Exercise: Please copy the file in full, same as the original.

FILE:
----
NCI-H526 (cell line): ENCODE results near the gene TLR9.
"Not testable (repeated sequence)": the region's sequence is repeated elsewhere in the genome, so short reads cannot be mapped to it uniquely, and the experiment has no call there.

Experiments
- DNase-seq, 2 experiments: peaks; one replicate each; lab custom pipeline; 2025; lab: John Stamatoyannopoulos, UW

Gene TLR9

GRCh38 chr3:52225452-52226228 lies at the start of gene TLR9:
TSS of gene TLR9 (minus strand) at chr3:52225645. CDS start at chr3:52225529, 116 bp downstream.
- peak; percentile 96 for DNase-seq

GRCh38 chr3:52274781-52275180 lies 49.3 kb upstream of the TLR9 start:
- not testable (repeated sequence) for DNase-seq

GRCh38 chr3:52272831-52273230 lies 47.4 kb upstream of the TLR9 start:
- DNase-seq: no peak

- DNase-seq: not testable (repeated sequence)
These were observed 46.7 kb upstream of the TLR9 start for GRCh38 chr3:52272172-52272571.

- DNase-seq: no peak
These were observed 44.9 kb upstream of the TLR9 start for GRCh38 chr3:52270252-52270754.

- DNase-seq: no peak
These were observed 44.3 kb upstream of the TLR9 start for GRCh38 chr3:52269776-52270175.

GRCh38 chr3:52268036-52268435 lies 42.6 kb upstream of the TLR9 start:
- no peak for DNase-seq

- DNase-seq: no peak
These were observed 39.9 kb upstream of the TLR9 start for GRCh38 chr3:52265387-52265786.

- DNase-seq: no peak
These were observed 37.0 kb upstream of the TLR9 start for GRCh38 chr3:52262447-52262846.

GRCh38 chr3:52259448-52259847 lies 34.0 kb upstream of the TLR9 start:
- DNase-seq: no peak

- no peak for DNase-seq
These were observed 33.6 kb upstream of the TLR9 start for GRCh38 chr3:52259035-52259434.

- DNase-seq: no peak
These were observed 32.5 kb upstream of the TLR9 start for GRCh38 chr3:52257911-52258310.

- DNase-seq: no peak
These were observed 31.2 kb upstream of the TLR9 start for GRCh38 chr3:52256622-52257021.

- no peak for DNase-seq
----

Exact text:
NCI-H526 (cell line): ENCODE results near the gene TLR9.
"Not testable (repeated sequence)": the region's sequence is repeated elsewhere in the genome, so short reads cannot be mapped to it uniquely, and the experiment has no call there.

Experiments
- DNase-seq, 2 experiments: peaks; one replicate each; lab custom pipeline; 2025; lab: John Stamatoyannopoulos, UW

Gene TLR9

GRCh38 chr3:52225452-52226228 lies at the start of gene TLR9:
TSS of gene TLR9 (minus strand) at chr3:52225645. CDS start at chr3:52225529, 116 bp downstream.
- peak; percentile 96 for DNase-seq

GRCh38 chr3:52274781-52275180 lies 49.3 kb upstream of the TLR9 start:
- not testable (repeated sequence) for DNase-seq

GRCh38 chr3:52272831-52273230 lies 47.4 kb upstream of the TLR9 start:
- DNase-seq: no peak

- DNase-seq: not testable (repeated sequence)
These were observed 46.7 kb upstream of the TLR9 start for GRCh38 chr3:52272172-52272571.

- DNase-seq: no peak
These were observed 44.9 kb upstream of the TLR9 start for GRCh38 chr3:52270252-52270754.

- DNase-seq: no peak
These were observed 44.3 kb upstream of the TLR9 start for GRCh38 chr3:52269776-52270175.

GRCh38 chr3:52268036-52268435 lies 42.6 kb upstream of the TLR9 start:
- no peak for DNase-seq

- DNase-seq: no peak
These were observed 39.9 kb upstream of the TLR9 start for GRCh38 chr3:52265387-52265786.

- DNase-seq: no peak
These were observed 37.0 kb upstream of the TLR9 start for GRCh38 chr3:52262447-52262846.

GRCh38 chr3:52259448-52259847 lies 34.0 kb upstream of the TLR9 start:
- DNase-seq: no peak

- no peak for DNase-seq
These were observed 33.6 kb upstream of the TLR9 start for GRCh38 chr3:52259035-52259434.

- DNase-seq: no peak
These were observed 32.5 kb upstream of the TLR9 start for GRCh38 chr3:52257911-52258310.

- DNase-seq: no peak
These were observed 31.2 kb upstream of the TLR9 start for GRCh38 chr3:52256622-52257021.

- no peak for DNase-seq